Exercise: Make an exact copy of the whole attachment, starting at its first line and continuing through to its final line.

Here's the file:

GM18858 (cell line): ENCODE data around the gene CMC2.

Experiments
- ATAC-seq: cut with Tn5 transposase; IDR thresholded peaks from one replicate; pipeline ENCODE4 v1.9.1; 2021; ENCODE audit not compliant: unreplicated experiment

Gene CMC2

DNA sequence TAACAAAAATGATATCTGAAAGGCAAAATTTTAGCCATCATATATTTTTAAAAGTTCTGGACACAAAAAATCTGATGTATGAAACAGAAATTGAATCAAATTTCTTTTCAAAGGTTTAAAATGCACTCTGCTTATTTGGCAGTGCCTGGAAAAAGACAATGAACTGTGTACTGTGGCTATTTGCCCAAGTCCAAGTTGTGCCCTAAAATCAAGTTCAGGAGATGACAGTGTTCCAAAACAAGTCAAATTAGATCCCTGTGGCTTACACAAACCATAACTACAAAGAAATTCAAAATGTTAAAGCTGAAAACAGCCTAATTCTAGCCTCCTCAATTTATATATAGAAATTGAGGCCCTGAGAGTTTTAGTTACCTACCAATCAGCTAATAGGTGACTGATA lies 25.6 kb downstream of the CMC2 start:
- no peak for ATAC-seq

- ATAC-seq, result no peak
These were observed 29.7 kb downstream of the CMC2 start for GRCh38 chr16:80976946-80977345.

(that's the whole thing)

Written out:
GM18858 (cell line): ENCODE data around the gene CMC2.

Experiments
- ATAC-seq: cut with Tn5 transposase; IDR thresholded peaks from one replicate; pipeline ENCODE4 v1.9.1; 2021; ENCODE audit not compliant: unreplicated experiment

Gene CMC2

DNA sequence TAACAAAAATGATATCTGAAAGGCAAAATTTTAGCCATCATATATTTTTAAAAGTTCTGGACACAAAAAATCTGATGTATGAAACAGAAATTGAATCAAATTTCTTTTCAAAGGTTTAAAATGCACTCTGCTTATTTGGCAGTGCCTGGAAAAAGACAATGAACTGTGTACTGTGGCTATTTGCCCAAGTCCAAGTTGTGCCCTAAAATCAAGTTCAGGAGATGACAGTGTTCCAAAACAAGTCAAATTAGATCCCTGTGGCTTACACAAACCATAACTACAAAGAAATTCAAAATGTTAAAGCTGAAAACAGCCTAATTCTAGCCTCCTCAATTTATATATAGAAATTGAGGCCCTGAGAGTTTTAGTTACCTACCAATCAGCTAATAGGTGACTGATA lies 25.6 kb downstream of the CMC2 start:
- no peak for ATAC-seq

- ATAC-seq, result no peak
These were observed 29.7 kb downstream of the CMC2 start for GRCh38 chr16:80976946-80977345.